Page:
The NBA is full of talent, personality and suspense. During the offseason, It’s easy to forget how wonderful the league can be. So, I’ve assembled 67 Reasons I’m Excited For Next Season (67RIEFNS). They’ll be presented in no particular order.

Here’s a list of everyone who has posted as many win shares as Chandler Parsons during the last two seasons:

  • LaMarcus Aldridge
  • Carmelo Anthony
  • Chris Bosh
  • Mike Conley
  • Stephen Curry
  • Anthony Davis
  • Goran Dragic
  • Tim Duncan
  • Kevin Durant
  • Marc Gasol
  • Paul George
  • Blake Griffin
  • James Harden
  • George Hill
  • Dwight Howard
  • Serge Ibaka
  • LeBron James
  • Al Jefferson
  • DeAndre Jordan
  • David Lee
  • Damian Lillard
  • Robin Lopez
  • Kevin Love
  • Kyle Lowry
  • Joakim Noah
  • Dirk Nowitzki
  • Tony Parker
  • Chandler Parsons
  • Chris Paul
  • Dwyane Wade
  • David West
  • Russell Westbrook
  • Deron Williams

Let’s narrow that list by eliminating anyone who has made an All-Star game or All-NBA team in that span:

  • Mike Conley
  • George Hill
  • Serge Ibaka
  • Al Jefferson
  • DeAndre Jordan
  • Robin Lopez
  • Kyle Lowry
  • Chandler Parsons
  • David West
  • Deron Williams

Finally, let’s trim it to players 25 and under:

  • Serge Ibaka
  • Chandler Parsons

No, Parsons is not a star on the level of LeBron James, Carmelo Anthony, Chris Bosh or Dirk Nowitzki – players the Rockets chased this summer. But Parsons fits into a sub-group of definitely productive and potentially overlooked players, and he’s young enough that it’s still possible for him to develop into an All-Star. Ibaka is certainly not bad company.

I don’t blame Houston for pursuing upgrades over Parsons. He’s not infallible. And that the Rockets failed to land anyone better than Trevor Ariza does not prove they took the wrong strategy. Sometimes, playing the odds correctly renders a bad result.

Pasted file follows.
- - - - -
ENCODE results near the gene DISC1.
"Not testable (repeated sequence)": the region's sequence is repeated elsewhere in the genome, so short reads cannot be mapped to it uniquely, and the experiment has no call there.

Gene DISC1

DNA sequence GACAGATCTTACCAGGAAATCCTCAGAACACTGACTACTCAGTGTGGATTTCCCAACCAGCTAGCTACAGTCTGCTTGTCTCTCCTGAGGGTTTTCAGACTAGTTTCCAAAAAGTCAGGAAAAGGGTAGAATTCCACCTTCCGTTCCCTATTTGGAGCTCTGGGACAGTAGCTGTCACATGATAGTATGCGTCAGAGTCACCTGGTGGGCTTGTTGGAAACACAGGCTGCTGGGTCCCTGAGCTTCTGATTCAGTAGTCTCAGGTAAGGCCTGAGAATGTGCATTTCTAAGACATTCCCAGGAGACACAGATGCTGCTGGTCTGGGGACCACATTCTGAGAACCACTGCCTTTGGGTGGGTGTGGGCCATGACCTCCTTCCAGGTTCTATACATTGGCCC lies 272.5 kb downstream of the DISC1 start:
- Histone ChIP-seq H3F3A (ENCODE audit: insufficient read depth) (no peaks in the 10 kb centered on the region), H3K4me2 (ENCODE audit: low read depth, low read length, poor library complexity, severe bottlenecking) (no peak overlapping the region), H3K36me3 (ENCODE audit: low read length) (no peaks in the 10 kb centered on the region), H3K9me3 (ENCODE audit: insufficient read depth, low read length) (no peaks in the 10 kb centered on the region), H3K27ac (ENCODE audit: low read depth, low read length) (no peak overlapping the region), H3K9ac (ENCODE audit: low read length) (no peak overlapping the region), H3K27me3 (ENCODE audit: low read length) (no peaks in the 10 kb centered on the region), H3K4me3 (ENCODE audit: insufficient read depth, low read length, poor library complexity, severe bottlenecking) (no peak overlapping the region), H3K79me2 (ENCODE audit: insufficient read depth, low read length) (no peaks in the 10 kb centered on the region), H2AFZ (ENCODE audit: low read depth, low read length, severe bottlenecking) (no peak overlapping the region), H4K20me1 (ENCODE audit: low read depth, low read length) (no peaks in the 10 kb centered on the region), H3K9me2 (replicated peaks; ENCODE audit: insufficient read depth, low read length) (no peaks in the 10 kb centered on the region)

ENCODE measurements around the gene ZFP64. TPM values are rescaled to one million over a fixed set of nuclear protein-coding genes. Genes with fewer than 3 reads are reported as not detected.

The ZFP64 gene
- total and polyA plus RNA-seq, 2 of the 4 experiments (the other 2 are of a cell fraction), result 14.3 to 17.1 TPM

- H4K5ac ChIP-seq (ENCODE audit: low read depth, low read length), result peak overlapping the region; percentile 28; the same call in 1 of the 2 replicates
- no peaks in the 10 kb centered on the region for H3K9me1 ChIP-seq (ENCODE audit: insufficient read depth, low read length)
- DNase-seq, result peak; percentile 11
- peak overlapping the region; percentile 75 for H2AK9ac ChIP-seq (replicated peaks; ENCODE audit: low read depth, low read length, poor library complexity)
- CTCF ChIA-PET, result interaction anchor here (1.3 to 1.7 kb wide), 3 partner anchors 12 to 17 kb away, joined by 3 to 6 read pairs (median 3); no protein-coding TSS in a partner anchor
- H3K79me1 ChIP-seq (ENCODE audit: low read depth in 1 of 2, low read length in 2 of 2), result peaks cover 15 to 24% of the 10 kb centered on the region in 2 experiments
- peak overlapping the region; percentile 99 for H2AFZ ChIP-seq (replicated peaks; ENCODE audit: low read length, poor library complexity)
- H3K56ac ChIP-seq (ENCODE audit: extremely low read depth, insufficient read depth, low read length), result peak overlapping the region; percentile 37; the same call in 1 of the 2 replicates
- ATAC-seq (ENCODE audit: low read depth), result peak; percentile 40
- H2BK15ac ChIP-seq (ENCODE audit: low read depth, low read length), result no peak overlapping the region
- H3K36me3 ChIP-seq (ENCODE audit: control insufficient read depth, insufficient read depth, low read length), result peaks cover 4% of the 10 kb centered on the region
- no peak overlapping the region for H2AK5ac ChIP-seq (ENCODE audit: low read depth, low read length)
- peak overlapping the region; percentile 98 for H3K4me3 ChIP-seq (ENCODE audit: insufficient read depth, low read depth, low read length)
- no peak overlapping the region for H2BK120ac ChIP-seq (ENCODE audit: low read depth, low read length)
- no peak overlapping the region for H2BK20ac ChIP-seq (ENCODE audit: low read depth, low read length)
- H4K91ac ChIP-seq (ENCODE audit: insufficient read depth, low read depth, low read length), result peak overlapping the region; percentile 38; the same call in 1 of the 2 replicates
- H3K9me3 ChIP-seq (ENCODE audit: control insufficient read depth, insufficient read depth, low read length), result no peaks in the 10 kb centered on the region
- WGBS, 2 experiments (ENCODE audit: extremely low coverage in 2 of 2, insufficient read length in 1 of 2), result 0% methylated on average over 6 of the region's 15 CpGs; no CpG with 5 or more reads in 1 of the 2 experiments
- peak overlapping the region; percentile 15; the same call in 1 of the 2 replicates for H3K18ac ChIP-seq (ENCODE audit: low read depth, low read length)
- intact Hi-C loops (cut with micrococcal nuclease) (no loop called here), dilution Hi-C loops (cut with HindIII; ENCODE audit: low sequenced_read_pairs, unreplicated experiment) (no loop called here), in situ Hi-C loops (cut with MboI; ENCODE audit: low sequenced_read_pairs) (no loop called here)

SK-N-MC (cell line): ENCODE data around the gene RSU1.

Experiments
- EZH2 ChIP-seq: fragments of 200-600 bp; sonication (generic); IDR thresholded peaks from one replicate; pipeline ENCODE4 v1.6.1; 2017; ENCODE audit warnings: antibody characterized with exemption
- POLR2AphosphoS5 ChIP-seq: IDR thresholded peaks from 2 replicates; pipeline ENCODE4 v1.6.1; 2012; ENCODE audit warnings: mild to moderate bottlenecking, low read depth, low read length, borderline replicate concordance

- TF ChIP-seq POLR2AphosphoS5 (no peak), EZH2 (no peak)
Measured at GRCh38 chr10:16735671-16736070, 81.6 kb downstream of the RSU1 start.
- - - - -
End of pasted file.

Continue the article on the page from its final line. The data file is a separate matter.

But once the chips were on the table and LeBron (Cavaliers), Melo (Knicks), Bosh (Heat) and Nowitzki (Mavericks) had all chosen their teams, Houston still declined to match the Mavericks’ offer sheet to Parsons. Rockets general manager Daryl Morey explained it’d be easier to get a third star by saving that money now.

Morey might be right.

But he might not be.

Two years ago, Parsons was the second best player (to James Harden) on a playoff team. Last year, Dwight Howard pushed him to third banana, though Parsons played even better than he did the previous season.

Parsons is a quality shooter who can get to the basket and either score or distribute, a skill set that does wonders for floor spacing. Parsons will allow the Mavericks to overcome their downgrade at point guard from Jose Calderon to Jameer Nelson. Defensively, Parsons is only passable, but Rick Carlisle can make that work.

Parsons could become Dallas’ second-best player behind Dirk Nowitzki, even though Houston never saw him as a good-enough third option.

There’s a chance Houston uses the freed money to acquired a third star. There’s also a chance Parsons becomes that third star. I would have bet on Parsons, but it’s a close call.

In Dallas, Parsons has a chance to prove himself.